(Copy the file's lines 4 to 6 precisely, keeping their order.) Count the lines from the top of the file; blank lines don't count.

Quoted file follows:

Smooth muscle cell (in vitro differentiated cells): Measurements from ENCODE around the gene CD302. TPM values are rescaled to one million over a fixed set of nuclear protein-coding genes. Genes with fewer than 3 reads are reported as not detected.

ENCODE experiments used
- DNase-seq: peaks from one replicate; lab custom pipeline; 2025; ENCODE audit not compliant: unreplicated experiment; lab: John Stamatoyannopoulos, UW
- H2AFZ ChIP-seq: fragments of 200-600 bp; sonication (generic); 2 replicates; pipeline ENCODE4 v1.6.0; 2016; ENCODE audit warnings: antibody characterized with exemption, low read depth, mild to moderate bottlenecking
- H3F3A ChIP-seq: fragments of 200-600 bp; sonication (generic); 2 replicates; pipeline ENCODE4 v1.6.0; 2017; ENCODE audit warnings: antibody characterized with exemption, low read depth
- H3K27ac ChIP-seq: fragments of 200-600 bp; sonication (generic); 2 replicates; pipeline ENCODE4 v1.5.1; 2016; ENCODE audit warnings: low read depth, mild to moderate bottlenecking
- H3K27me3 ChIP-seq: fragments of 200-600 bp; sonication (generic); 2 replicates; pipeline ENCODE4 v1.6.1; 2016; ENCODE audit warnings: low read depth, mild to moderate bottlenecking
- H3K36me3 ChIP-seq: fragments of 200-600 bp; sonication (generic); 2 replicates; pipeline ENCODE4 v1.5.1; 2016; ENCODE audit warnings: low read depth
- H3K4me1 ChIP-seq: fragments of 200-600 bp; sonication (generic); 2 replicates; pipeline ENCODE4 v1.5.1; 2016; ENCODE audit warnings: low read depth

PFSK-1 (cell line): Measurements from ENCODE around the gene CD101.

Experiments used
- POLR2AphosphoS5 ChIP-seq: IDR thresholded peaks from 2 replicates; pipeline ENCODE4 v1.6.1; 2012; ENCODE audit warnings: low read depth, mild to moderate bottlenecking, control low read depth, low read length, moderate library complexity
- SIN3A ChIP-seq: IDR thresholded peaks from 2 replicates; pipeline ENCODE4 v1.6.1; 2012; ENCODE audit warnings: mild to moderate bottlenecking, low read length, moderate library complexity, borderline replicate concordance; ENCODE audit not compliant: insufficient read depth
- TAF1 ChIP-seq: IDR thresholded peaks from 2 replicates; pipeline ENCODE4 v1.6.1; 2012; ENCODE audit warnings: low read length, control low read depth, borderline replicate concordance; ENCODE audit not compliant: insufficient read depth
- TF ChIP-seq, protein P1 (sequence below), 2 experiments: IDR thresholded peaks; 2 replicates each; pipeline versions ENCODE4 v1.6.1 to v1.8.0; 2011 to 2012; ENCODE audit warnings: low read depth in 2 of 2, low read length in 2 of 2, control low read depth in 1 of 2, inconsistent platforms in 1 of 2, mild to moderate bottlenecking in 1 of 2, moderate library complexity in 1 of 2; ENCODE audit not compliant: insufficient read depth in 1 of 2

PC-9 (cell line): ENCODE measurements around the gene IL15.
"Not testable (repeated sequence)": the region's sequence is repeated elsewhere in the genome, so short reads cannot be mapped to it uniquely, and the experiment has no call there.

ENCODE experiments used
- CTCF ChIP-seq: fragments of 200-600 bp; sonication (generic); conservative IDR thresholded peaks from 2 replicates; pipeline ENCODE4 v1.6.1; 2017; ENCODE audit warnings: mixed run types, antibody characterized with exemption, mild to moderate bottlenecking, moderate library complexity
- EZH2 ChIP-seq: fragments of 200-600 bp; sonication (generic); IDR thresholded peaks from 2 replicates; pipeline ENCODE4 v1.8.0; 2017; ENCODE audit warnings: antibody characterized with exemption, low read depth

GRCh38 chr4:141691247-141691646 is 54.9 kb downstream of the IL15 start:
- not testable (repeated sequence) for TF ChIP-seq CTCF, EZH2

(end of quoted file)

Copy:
- H2AFZ ChIP-seq: fragments of 200-600 bp; sonication (generic); 2 replicates; pipeline ENCODE4 v1.6.0; 2016; ENCODE audit warnings: antibody characterized with exemption, low read depth, mild to moderate bottlenecking
- H3F3A ChIP-seq: fragments of 200-600 bp; sonication (generic); 2 replicates; pipeline ENCODE4 v1.6.0; 2017; ENCODE audit warnings: antibody characterized with exemption, low read depth
- H3K27ac ChIP-seq: fragments of 200-600 bp; sonication (generic); 2 replicates; pipeline ENCODE4 v1.5.1; 2016; ENCODE audit warnings: low read depth, mild to moderate bottlenecking